Tuesday, April 15, 2014

Grateful for my bed

So... I have a new full time job. I started on April 1. It was a tough decision because as unhappy as I was with some parts of my old job (which I had for almost 14 years), I had a lot of great perks. I gave those up in favor of an opportunity to start over. I never thought I'd be starting over at nearly-40 - but it seemed like the right decision.

But starting over means some training...which means some travel. As I type, I'm sitting in a hotel room, while it snows outside in Syracuse, NY. Blech.

This is the fifth night in the last two weeks I've spent away from home. I miss my bed, and being able to get my errands done, and I really, really miss my cat.

I'm grateful for this new opportunity. I'm really grateful that it's with a great company, and that my new coworkers all seem very cool. I'm grateful that I finally had the courage to give up those perks and try something new, that will be better for my future.

But - I'll be super grateful when I can sleep in my own bed.

Wednesday, April 2, 2014

Wait for it....

I never watched How I Met Your Mother when it was on the air. I resisted when people told me it was totally my thing. Then, a few weeks back I fell in a Netflix hole, and binge-watched several seasons in a weekend - and now I'm hooked.

If only someone had told me how similar HIMYM is to Friends, I'd have been on board years ago!

I know millennials don't like the comparison. I understand - no one likes to hear a show that defines their twenties is similar to another show....that defined another generation's twenties. There's no way people that old could have ever been twenty and cool. Right?

But I can show some parallels. Don't believe me? Watch. It'll be legen...wait for it!...dary!

Since I am still watching older seasons, I did not watch Monday's series finale - but I did read the spoilers. One bit is mentioned below, so -


First we meet Ted Ross - uber-smart professor, often sharing facts he loves, but others consider boring and useless, who is constantly correcting others. Ross Ted is a hopeless romantic who dates, but never commits because his heart belongs to Rachel Robin, the beautiful new-comer who enters their lives in the pilot episode from a foreign land - Long Island Canada - and grabs his heart. The two would go back and forth between dating one another, even living together as roommates at one point, before eventually finding their way back to each other in the final episode.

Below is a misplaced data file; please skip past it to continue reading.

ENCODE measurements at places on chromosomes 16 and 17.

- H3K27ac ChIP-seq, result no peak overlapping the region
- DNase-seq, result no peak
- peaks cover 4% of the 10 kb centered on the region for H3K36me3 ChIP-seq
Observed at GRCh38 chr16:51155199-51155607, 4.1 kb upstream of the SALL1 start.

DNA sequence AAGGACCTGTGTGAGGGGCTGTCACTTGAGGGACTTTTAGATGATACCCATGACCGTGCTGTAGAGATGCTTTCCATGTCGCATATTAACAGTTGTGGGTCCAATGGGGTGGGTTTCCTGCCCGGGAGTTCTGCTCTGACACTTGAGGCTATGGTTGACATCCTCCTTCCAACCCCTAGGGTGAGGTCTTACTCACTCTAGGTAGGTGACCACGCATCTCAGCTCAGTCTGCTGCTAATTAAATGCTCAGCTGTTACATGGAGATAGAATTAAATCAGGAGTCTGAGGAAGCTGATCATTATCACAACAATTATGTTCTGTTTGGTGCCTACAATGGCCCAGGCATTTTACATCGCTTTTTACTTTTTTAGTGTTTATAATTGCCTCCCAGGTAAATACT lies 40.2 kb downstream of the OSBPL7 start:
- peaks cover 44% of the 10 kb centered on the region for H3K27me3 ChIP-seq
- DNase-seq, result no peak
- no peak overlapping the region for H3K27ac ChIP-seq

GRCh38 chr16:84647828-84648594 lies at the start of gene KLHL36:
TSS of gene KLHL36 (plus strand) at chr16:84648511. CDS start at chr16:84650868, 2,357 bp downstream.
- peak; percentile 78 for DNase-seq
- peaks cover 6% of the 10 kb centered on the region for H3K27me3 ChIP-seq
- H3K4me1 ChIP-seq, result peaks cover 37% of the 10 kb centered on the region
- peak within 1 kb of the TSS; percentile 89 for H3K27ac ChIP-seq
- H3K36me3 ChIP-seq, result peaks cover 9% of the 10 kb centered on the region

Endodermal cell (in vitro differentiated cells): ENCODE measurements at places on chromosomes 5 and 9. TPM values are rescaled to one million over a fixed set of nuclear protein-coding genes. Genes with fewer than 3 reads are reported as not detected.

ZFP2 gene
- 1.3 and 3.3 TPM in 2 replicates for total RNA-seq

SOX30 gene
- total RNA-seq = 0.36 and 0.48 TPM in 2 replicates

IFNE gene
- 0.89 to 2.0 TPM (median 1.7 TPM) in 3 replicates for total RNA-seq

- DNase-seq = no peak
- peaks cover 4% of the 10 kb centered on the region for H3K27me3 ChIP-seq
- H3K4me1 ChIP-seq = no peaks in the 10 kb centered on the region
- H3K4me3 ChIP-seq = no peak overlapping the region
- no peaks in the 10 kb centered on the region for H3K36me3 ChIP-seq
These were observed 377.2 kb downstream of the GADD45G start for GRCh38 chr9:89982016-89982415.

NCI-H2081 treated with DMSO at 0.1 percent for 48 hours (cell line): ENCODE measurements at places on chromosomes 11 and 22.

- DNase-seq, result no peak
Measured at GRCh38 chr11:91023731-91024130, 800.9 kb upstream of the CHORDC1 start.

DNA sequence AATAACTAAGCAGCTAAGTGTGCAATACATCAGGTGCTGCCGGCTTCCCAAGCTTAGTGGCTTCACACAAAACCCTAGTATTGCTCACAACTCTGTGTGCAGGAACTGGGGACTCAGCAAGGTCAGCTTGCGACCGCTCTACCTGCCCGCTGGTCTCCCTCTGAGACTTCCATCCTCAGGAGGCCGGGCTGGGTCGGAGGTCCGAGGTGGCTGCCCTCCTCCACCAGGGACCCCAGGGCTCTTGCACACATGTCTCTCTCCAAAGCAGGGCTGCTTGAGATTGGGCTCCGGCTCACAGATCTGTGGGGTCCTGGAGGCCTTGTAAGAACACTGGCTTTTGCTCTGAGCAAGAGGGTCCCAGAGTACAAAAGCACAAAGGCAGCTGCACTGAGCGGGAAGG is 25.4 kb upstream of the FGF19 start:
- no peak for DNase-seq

At one point, Rachel Robin even dates one of Ross Ted's best friends, Joey Barney, the womanizing player who seems like he'll never settle down. That is until the day he realizes he's in love with Rachel Robin.

Then there's Chandler Marshall - the guy who wants to go along with his friends' schemes, even though he can't lie and eventually backs out. Mostly, he makes sarcastic comments. He's in love, and eventually marries and starts a family, with "group mom" Monica Lily, the responsible, dependable one who keeps the group together with her cooking and her schemes.

Of course, the two TV shows aren't exactly alike. A few "major" differences:

• Five friends instead of six
• They meet at a bar instead of a coffee shop
• The first group couple starts the series off that way, rather than connecting mid-series
• There is never any mention of rent control regarding Ted and Marshall's apartment, leaving it unclear how a struggling architect and an unemployed law student could afford a Manhattan apartment with that many rooms.

Most TV - especially sitcom TV - follows a formula. Why?

If it's not broke - don't fix it.

Wednesday, March 5, 2014

I don't do Lent

Lent is "a solemn religious observance in the liturgical calendar of many Christian denominations that begins on Ash Wednesday and covers a period of approximately six weeks before Easter Day.

The traditional purpose of Lent is the preparation of the believer through prayer, penance, repentance of sins, almsgiving, atonement and self-denial."

I'm not really a fan.

I know a lot of people who give something up for Lent - usually as a jump-start to a self-improvement campaign. People give up sweets, or junkfood, or ice cream, or alcohol, or meat, or swearing, or TV, or taking the elevator.

Don't get me wrong - that's all awesome. Life is about constant improvement and change.

The thing about Lent is, the sacrifice is supposed to be done in faith; a penance, to honor Jesus' sacrifice on the cross. If you're someone who gets that, and you have faith that Jesus is your savior, and you want to honor His sacrifice, rock on.

Sacrifices done for any other reason are certainly admirable - but they're not penance.

I attend a nondenominational Christian church. I struggle a bit with the subtle hypocrisies I face, since I don't agree with every point of view. One thing I have learned is, in order to truly have faith, you need to understand the traditions and beliefs, and how you can honor them best.

I believe in a forgiving, loving, gracious God. I believe He wants us to be the happiest, healthiest, most successful version of our best selves. I believe He placed us each here with a purpose, and finding and fulfilling that purpose is the best way to truly honor His sacrifice.

To me, the idea of Lent seems to suggest that we are always living in a way that goes against God's plan - but that somehow, we can set that right during those six weeks.

I disagree. The God I know is not that harsh or judgmental. He is not looking to punish, or take away. He has more faith is us.

I think if we strive to always live within His plan, He doesn't much care about six weeks in the spring. I also believe that any time we lose our way, we can come back to God. I think God would accept anyone, anytime - and all we need to do is ask.